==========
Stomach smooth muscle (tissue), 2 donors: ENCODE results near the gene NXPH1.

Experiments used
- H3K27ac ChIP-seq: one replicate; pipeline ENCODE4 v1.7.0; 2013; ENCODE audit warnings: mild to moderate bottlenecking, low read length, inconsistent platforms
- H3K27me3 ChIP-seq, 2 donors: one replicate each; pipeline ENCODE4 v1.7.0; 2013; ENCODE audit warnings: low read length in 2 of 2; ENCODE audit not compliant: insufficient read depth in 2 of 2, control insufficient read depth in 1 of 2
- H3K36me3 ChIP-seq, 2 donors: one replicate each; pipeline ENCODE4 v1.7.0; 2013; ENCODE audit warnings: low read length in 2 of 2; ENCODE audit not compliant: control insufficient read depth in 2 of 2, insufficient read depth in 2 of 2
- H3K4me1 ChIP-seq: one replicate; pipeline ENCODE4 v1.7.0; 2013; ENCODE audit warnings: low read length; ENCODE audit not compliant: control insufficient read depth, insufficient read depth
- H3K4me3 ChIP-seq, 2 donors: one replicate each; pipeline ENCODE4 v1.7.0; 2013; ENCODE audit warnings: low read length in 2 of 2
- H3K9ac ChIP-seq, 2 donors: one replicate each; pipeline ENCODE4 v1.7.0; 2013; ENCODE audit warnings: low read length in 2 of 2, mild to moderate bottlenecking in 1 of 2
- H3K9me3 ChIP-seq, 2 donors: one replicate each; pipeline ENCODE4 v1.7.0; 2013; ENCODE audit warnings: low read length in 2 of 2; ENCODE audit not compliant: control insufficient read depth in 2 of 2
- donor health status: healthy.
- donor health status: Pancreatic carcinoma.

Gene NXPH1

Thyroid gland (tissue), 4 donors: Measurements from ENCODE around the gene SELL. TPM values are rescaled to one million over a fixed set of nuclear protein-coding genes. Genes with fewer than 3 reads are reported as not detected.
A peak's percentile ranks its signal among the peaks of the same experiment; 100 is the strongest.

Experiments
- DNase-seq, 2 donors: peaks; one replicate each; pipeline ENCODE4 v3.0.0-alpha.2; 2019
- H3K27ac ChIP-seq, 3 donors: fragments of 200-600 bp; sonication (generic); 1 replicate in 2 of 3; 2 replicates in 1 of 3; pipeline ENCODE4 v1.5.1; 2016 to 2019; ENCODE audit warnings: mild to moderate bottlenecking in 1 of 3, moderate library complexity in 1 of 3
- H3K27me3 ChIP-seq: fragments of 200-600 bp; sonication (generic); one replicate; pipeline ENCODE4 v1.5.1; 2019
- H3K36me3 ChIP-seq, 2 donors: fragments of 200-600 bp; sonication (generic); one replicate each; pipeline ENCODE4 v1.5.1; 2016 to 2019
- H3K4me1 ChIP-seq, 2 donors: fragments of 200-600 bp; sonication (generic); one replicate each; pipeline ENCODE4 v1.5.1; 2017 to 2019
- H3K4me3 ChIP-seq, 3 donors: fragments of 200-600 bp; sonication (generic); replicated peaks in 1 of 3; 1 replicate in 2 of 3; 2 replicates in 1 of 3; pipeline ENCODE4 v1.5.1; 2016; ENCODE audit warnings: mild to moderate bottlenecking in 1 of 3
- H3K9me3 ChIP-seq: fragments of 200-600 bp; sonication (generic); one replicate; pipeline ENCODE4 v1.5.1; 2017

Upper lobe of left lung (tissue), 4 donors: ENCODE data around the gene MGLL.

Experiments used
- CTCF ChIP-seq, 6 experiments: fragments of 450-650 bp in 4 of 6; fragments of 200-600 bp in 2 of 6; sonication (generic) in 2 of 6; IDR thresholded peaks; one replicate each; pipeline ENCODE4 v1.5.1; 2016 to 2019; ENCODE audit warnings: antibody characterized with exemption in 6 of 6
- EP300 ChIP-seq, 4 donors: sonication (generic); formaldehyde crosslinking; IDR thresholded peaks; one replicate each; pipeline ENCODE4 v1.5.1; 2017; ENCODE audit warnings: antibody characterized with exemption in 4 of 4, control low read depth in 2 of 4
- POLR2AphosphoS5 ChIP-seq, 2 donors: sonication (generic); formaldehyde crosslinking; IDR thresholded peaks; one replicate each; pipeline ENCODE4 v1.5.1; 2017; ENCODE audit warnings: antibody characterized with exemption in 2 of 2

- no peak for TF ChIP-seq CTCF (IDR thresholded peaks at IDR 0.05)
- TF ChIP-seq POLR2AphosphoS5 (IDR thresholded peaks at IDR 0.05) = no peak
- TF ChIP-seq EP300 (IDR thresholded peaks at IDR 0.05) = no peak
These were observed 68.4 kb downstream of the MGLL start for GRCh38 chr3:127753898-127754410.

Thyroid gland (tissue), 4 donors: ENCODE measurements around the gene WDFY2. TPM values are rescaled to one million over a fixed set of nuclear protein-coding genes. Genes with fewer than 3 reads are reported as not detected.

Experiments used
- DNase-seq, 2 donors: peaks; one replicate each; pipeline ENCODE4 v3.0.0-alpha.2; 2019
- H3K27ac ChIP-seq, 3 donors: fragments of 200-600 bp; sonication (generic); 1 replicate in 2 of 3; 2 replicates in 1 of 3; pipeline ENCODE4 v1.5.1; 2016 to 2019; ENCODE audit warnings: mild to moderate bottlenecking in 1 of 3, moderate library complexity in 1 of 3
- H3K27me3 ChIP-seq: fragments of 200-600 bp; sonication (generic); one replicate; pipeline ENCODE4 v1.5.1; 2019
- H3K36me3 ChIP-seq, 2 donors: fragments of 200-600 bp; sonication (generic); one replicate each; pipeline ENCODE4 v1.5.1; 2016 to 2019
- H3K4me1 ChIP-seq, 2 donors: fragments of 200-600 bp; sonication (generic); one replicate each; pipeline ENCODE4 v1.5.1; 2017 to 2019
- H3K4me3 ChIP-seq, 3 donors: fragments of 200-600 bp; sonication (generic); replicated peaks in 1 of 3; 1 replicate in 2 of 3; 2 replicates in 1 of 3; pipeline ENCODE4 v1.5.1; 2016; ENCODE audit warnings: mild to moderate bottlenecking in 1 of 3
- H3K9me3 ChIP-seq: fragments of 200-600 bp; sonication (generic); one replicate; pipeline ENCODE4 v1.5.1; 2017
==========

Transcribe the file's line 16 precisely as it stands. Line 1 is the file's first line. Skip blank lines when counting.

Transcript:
- DNase-seq, 2 donors: peaks; one replicate each; pipeline ENCODE4 v3.0.0-alpha.2; 2019